Monday, Jul. 22, 2024

If You Have A Horse, You Should Thank A Breeder

It’s spring—that exciting time of year when riders begin checking their show schedules to map out a plan for the season, a season full of goals and dreams they hope they’ll accomplish this year. 

And for breeders, it’s the time of year when they’re eagerly anticipating the arrival of the foals they hope will fulfill their own dreams and breeding goals. 
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It’s spring—that exciting time of year when riders begin checking their show schedules to map out a plan for the season, a season full of goals and dreams they hope they’ll accomplish this year. 

And for breeders, it’s the time of year when they’re eagerly anticipating the arrival of the foals they hope will fulfill their own dreams and breeding goals. 

Riders can easily determine if they’ve met their goals or achieved their dreams at the end of every season, but breeders usually can’t do that every year. For them, the end of the year may only bring more questions: 
“What are my dreams?” “What kind of goals should I have?” 

Right now, the people who breed horses are thinking about which stallions to pick for their mares (as they seek to find that magic formula), and all are chock full of excited anticipation as their foals begin to hit the ground. Their curiosity to see if their projections from last year came true is almost overwhelming. 

But breeding horses is full of its unexpected downfalls, like the disappointment (and expense) that comes with stillborn foals, crooked legs, contracted tendons or infections.  The breeders’ road is an extremely emotional one: You get the highs; you get the lows. It’s a very, very long process in producing foals and becoming a breeder.

We hear it over and over again—how expensive it is to be a breeder with all of the hardships and all of the emotional upheavals.  Many times breeders go through this and get disappointed. Sometimes these setbacks even cause them to give up on breeding. 

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That’s why we must recognize how difficult and emotional a task it is to be a horse breeder. The undertaking brings the utmost of highs, when you see this new life coming into the world. You are so proud, you become such a believer, and there’s nothing that exceeds that for a real horse breeder. But there are few disappointments deeper than the ones I mentioned a few paragraphs ago.

Those of us who are amateur riders often use horses as a means of escape, as a cherished break from work, a place where we can mentally release ourselves from all kinds of stress and enjoy our relationship with our horses.  Horses have the power to pull us back from whatever may be causing our stress. 

Professional riders, though, primarily look at horses in terms of the success they can have with them, in a competition ring or in the various other ways horses can promote or represent themselves or their skills. 

And the means to accomplish all of these different feelings and motives comes from a single place—the horse that the breeder has created.  Without the breeder, all of us who cherish these horses would be lost—we would be left without memories, we couldn’t set or meet our goals, and stress could be controlling us.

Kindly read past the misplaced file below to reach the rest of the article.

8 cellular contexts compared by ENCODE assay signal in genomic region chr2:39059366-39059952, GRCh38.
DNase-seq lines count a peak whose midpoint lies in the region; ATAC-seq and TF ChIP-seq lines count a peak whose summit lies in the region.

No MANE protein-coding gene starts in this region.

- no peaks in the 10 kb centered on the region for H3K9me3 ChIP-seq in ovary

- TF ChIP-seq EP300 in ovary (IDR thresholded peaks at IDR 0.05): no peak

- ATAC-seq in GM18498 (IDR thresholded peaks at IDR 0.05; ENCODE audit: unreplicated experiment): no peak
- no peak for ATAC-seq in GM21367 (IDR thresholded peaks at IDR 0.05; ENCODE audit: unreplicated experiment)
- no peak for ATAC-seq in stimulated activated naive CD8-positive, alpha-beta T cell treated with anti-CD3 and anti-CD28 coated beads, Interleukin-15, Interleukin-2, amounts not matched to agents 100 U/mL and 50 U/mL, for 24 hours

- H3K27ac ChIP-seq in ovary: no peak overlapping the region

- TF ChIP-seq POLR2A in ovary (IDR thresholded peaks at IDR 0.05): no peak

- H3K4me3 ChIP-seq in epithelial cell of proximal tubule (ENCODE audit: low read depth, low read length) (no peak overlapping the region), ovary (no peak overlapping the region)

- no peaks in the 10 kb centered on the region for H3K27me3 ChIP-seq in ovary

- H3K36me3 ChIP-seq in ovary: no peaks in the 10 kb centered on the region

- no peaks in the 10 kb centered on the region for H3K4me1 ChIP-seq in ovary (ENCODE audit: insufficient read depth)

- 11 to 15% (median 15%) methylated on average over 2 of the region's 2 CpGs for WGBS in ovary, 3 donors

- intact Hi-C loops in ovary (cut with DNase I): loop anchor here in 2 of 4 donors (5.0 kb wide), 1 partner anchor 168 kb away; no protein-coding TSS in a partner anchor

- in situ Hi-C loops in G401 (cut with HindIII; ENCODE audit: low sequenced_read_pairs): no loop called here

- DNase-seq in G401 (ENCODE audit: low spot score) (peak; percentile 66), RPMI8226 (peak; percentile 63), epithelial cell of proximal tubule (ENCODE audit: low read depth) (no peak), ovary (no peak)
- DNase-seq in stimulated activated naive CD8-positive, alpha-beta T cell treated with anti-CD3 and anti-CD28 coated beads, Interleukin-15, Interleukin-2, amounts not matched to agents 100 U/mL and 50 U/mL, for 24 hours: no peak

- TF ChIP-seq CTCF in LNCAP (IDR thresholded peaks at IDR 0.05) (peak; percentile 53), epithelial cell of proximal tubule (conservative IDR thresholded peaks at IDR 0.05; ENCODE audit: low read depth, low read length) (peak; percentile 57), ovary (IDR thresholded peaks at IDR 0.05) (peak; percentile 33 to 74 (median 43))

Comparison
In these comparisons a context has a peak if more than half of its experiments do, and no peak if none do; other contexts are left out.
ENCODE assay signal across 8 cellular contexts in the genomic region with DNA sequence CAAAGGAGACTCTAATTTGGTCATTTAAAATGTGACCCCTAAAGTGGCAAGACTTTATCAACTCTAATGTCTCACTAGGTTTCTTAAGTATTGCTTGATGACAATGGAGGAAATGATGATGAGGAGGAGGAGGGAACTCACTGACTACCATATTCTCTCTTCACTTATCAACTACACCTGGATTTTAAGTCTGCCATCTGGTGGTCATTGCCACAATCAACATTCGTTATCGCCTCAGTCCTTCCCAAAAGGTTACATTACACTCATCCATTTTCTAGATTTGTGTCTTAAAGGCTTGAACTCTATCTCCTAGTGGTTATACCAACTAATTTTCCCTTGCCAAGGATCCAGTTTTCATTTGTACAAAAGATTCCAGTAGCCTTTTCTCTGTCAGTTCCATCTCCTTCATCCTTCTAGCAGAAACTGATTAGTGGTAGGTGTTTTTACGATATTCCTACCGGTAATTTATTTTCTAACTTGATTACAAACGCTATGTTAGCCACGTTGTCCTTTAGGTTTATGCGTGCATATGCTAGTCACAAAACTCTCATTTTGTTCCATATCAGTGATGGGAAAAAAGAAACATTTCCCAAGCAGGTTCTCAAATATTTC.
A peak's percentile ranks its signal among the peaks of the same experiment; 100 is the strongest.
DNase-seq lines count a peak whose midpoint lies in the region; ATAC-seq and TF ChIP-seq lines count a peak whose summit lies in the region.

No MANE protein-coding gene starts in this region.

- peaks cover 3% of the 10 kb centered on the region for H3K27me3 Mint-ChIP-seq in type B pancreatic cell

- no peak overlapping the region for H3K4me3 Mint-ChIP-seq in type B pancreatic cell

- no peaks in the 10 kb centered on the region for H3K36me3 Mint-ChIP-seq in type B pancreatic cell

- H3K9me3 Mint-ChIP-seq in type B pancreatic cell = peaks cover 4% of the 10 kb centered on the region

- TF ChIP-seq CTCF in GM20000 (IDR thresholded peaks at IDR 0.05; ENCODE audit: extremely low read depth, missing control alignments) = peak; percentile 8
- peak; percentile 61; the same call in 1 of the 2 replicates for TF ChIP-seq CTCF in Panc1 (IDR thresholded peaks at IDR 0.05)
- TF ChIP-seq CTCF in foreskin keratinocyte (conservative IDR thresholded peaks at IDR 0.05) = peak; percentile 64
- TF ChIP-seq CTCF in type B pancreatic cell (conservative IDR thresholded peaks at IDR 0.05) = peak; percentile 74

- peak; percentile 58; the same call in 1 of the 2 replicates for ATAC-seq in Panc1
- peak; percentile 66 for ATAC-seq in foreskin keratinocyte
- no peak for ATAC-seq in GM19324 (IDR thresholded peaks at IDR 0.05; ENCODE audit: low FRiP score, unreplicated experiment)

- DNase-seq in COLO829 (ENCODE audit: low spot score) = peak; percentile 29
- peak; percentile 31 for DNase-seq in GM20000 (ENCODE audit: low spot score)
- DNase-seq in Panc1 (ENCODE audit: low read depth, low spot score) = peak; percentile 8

That’s why we need to give the people who breed our horses the credit they deserve for producing the memories we cherish, the goals we set, the opportunities we have. 

When we look back at all of our years as riders, we remember the feelings we had for our horses, the com-
petitions or rides we had with them, and the relationships with other people we developed through riding horses.  Think of it—without horse breeders, none of this would be possible. Still, the incredibly significant role the breeder plays is so often all but overlooked.

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It’s so very obvious that without horse breeders we wouldn’t have any horses at all, and that’s why I believe that this is the time of year when we should take a moment and think back on all of the horses we have had, and the memories and successes they’ve given us, and thank those breeders. 

For those of us who have horses with registration papers, we can look on the papers to find out who the breeder is.  And that makes it pretty easy to contact the breeder by phone, e-mail or good old “snail mail” and tell them how much your horse means to you and the accomplishments you’ve enjoyed with the horse. 

I’m a horse breeder, and I can’t even express what it would mean to me to receive such a note or such a call. Most breeders completely lose contact with their horses, and I can promise you that almost all of them would love to hear from the owners or riders of the horses they’ve bred. They’d be ecstatic to suddenly receive in the mail a note about the history of a horse they bred five, eight, 10 or 15 years ago, to hear about the joy and contentment their horse brought to one or more owners. 

Since spring is here and the new foals have started galloping around their fields, it’s the perfect time of year to recognize breeders all over the country for their efforts, because it’s an emotional roller coaster they ride, careening between the peaks and the valleys. 

We riders must always keep in mind, even if in only a small way, our appreciation of how much the horses they’ve created have meant to us. Breeders and riders are complementary elements of the entire sport, and we each depend on each other.

Scott Hassler

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